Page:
You are right: the language $L$ from your question is accepted by a (nondeterministic) one-counter automaton.
Now for the deterministic case. Counter automata are a special case of push-down automata, where one only uses a single stack symbol (apart from a bottom-of-stack). Every (deterministic) one-counter language is also a (deterministic) push-down language. So in order to demonstrate it is not a deterministic one-counter language, I show a stronger result: it is even not accepted by a deterministic PDA.
According to Ogden, in his paper introducing Ogden's Lemma, that same language $L$ is inherently ambiguous context-free, meaning that every possible context-free grammar for the language is ambiguous, i.e., it has a string with two different succesful derivation trees.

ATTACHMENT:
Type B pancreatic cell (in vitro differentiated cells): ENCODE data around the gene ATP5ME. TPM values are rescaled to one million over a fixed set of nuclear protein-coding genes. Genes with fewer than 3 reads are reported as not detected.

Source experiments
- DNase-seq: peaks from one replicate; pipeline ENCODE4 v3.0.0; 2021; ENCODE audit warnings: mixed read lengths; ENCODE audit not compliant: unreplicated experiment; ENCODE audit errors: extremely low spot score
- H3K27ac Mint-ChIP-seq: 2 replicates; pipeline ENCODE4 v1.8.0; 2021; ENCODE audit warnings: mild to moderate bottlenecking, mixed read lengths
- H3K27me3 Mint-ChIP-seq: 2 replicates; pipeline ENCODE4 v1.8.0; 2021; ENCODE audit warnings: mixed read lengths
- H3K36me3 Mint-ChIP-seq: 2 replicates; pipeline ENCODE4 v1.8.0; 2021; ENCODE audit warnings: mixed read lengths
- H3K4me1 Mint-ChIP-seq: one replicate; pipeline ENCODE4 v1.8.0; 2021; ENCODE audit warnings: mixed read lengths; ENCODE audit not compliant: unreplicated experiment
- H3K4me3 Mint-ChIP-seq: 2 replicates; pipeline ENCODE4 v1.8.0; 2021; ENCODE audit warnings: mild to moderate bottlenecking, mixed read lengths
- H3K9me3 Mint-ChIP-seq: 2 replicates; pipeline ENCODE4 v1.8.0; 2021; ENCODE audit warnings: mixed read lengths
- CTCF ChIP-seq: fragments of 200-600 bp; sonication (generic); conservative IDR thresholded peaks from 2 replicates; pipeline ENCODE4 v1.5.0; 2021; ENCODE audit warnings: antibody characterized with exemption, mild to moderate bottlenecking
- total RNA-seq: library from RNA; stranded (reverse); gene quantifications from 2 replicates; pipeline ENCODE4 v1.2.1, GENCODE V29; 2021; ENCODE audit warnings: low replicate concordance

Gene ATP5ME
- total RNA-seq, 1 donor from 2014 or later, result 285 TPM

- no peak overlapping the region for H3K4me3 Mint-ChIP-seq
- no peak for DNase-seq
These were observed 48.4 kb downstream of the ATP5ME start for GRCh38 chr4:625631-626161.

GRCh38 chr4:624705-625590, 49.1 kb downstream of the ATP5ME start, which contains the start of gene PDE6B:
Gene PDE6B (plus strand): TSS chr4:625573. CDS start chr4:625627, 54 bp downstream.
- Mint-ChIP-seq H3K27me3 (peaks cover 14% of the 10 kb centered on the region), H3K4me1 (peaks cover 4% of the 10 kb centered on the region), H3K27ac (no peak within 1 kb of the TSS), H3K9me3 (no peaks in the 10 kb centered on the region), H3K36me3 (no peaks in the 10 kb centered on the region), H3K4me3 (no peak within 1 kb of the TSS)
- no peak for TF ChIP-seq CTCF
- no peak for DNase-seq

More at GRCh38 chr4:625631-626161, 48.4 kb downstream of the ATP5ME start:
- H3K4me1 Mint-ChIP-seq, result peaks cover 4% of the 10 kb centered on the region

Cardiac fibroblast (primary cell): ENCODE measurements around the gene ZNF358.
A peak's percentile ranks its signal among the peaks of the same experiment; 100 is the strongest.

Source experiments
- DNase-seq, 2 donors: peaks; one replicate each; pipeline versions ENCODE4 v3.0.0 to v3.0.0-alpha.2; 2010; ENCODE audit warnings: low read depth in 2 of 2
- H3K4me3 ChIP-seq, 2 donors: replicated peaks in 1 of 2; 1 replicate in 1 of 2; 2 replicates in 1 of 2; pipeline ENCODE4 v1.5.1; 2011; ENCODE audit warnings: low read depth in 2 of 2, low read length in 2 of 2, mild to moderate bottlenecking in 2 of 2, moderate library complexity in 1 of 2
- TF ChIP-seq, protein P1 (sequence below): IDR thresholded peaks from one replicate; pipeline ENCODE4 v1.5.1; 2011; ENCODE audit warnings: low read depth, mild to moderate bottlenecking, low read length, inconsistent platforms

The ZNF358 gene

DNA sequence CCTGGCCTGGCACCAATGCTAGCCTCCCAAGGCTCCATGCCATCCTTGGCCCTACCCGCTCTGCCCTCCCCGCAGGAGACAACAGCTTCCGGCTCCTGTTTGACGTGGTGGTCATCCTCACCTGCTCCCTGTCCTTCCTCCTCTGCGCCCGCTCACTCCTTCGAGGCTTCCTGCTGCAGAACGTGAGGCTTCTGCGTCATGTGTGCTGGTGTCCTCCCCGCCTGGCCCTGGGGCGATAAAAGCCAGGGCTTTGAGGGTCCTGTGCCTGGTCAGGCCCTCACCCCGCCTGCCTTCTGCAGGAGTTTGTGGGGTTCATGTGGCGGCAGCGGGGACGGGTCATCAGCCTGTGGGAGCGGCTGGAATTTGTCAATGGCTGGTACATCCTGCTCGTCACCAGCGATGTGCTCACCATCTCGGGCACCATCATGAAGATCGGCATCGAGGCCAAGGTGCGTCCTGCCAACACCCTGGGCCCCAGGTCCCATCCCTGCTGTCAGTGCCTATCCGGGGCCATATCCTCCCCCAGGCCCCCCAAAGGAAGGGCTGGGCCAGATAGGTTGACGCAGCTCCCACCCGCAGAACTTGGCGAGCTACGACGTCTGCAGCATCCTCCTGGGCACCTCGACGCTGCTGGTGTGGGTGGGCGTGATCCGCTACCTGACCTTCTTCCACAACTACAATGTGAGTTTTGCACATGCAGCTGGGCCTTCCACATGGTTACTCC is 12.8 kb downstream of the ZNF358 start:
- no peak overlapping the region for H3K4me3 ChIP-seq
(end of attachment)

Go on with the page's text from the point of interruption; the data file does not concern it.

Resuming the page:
On the other hand, it is known that every deterministic PDA can be transformed into a non-ambiguous CFG. In fact I believe the standard construction PDA to CFG does the trick (but that is not obvious).
Hence as there is no non-ambiguous CF grammar for $L$ (Ogden), there can be no deterministic PDA for $L$, and in particular no deterministic one-counter automaton.
Conclusion: for one-counter automata determinism is less powerful than the general model, using your example.
(In an edit I moved info from comments into this text.)
Reference, see also Wikipedia: Ogden, W. (1968). A helpful result for proving inherent ambiguity. Math. Syst. Theory 2, 191–194.